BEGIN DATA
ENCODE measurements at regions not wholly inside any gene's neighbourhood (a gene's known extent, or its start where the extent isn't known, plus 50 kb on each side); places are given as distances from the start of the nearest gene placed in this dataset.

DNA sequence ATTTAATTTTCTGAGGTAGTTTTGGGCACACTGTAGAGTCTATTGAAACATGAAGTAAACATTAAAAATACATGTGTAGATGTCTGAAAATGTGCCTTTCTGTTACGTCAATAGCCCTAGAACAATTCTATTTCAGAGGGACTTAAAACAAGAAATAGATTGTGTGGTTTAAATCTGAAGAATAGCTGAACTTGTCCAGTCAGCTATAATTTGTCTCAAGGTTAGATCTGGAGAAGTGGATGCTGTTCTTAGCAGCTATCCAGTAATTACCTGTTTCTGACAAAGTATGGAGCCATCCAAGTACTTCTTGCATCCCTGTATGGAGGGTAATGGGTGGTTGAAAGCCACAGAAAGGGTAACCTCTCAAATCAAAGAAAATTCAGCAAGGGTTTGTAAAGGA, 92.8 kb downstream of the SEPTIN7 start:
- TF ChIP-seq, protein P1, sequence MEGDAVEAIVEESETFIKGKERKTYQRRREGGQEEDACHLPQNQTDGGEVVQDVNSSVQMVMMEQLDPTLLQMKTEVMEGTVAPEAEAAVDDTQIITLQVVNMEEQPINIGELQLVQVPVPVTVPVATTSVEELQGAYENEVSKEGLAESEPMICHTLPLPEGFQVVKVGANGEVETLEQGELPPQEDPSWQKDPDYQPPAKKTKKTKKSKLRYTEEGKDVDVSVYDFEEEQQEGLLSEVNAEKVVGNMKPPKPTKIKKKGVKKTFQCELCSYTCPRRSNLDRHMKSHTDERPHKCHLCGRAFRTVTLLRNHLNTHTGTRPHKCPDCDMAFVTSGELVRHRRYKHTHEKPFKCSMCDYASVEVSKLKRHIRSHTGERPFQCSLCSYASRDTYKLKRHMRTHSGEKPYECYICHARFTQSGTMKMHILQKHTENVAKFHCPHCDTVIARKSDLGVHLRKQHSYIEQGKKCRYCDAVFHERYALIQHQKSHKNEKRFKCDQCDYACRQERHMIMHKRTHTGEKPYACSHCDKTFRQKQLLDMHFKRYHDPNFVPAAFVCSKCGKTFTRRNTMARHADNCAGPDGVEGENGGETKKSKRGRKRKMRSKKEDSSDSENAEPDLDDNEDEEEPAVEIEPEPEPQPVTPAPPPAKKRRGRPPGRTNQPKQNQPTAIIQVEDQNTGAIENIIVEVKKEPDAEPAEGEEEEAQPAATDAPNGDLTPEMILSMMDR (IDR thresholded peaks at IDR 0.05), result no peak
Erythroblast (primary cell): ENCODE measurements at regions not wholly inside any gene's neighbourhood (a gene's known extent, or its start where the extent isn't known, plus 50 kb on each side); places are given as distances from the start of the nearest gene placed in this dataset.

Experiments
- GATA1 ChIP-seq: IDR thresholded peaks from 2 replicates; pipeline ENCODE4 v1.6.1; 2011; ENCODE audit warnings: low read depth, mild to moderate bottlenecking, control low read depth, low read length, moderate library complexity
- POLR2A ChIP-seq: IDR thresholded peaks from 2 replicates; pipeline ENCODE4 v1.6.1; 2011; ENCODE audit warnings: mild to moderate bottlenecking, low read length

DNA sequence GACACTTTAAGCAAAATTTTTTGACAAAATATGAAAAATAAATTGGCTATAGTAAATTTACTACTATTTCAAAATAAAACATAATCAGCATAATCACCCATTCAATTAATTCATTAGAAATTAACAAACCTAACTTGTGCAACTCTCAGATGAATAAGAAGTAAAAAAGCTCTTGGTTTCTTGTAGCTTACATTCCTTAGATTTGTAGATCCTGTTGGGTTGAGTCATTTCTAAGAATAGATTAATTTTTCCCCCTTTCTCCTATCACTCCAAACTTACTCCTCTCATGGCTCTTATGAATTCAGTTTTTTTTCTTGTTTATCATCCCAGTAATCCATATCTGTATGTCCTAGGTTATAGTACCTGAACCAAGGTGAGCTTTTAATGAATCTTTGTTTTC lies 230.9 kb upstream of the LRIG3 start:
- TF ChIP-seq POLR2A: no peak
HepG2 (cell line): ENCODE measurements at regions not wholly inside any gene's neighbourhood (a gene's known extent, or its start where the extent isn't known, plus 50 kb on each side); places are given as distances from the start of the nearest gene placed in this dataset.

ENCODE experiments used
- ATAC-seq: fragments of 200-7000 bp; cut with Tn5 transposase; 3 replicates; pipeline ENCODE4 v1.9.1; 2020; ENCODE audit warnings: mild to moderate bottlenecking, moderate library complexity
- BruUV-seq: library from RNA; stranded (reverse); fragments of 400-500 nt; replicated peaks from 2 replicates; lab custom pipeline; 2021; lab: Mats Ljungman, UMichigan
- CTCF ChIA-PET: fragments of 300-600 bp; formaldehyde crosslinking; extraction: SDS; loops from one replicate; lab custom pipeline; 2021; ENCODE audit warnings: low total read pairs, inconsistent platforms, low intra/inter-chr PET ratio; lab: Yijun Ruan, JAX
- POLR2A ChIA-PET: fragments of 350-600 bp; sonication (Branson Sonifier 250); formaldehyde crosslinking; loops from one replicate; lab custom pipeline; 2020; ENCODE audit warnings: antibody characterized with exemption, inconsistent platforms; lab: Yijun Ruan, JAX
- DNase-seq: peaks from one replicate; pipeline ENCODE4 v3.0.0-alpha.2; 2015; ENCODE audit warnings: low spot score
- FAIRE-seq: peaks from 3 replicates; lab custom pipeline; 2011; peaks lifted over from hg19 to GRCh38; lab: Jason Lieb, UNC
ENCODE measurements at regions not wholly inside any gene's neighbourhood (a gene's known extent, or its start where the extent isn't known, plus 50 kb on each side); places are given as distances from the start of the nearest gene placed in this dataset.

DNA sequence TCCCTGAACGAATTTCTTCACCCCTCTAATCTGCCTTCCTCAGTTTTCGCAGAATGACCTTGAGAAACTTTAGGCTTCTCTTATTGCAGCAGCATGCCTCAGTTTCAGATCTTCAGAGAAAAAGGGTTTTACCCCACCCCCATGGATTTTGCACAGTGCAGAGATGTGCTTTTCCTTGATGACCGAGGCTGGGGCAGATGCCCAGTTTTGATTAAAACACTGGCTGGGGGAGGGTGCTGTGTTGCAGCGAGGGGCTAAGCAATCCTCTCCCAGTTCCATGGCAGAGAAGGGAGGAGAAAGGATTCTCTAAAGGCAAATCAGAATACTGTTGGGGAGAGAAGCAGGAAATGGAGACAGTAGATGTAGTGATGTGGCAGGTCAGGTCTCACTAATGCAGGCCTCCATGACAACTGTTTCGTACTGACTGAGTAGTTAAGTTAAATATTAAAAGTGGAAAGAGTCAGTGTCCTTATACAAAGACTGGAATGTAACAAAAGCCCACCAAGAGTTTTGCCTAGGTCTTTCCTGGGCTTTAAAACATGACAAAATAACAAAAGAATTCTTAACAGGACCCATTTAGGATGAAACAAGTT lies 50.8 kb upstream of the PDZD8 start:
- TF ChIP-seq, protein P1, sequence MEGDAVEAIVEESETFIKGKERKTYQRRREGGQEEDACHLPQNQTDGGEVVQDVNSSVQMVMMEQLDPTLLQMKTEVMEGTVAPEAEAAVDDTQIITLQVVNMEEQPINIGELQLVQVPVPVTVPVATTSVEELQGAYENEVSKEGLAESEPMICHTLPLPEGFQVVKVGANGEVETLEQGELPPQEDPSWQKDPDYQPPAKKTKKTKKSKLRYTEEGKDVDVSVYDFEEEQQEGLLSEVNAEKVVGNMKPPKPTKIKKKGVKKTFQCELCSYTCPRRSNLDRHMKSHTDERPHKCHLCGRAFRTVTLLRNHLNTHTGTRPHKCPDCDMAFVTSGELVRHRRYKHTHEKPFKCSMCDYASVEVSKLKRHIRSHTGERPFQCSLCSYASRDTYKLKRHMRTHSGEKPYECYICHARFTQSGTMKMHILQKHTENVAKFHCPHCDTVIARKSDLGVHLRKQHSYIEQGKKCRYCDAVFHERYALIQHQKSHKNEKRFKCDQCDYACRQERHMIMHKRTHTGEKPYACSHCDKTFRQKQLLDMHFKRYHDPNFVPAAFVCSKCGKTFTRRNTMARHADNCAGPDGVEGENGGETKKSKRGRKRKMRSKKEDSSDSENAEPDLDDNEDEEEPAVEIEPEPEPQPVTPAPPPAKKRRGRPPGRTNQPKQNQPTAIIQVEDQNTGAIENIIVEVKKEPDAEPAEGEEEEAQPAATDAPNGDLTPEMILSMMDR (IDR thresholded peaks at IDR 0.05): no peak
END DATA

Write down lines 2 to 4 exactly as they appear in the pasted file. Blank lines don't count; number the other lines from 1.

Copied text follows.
DNA sequence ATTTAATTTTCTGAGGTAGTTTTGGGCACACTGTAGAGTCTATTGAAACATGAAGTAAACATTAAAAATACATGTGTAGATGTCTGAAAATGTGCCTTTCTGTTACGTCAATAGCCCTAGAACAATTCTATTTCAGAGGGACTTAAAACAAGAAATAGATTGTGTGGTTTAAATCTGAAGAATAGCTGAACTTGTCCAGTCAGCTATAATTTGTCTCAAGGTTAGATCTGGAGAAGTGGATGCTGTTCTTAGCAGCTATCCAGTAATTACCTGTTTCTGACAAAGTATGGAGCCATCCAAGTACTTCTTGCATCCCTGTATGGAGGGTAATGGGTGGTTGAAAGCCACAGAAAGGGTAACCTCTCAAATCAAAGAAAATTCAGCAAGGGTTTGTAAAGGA, 92.8 kb downstream of the SEPTIN7 start:
- TF ChIP-seq, protein P1, sequence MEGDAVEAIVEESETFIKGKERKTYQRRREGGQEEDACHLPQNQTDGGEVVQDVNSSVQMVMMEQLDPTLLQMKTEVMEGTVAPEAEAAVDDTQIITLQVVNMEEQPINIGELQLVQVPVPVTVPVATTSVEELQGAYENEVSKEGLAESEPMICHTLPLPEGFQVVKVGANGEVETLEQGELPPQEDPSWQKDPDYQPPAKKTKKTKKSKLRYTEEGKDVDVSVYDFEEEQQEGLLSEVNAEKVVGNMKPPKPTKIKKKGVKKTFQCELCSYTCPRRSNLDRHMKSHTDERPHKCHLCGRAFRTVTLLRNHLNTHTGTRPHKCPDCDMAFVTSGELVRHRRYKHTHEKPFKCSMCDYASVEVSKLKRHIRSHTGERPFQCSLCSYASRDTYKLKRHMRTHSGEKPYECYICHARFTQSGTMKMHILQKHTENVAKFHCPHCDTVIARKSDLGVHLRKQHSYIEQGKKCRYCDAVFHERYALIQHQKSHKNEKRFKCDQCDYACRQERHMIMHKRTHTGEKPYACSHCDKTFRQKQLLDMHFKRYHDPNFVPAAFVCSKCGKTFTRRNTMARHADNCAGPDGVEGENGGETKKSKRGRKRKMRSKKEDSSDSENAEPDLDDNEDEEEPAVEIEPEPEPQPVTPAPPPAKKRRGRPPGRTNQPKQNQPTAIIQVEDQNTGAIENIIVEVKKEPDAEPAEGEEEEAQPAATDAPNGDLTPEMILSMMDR (IDR thresholded peaks at IDR 0.05), result no peak
Erythroblast (primary cell): ENCODE measurements at regions not wholly inside any gene's neighbourhood (a gene's known extent, or its start where the extent isn't known, plus 50 kb on each side); places are given as distances from the start of the nearest gene placed in this dataset.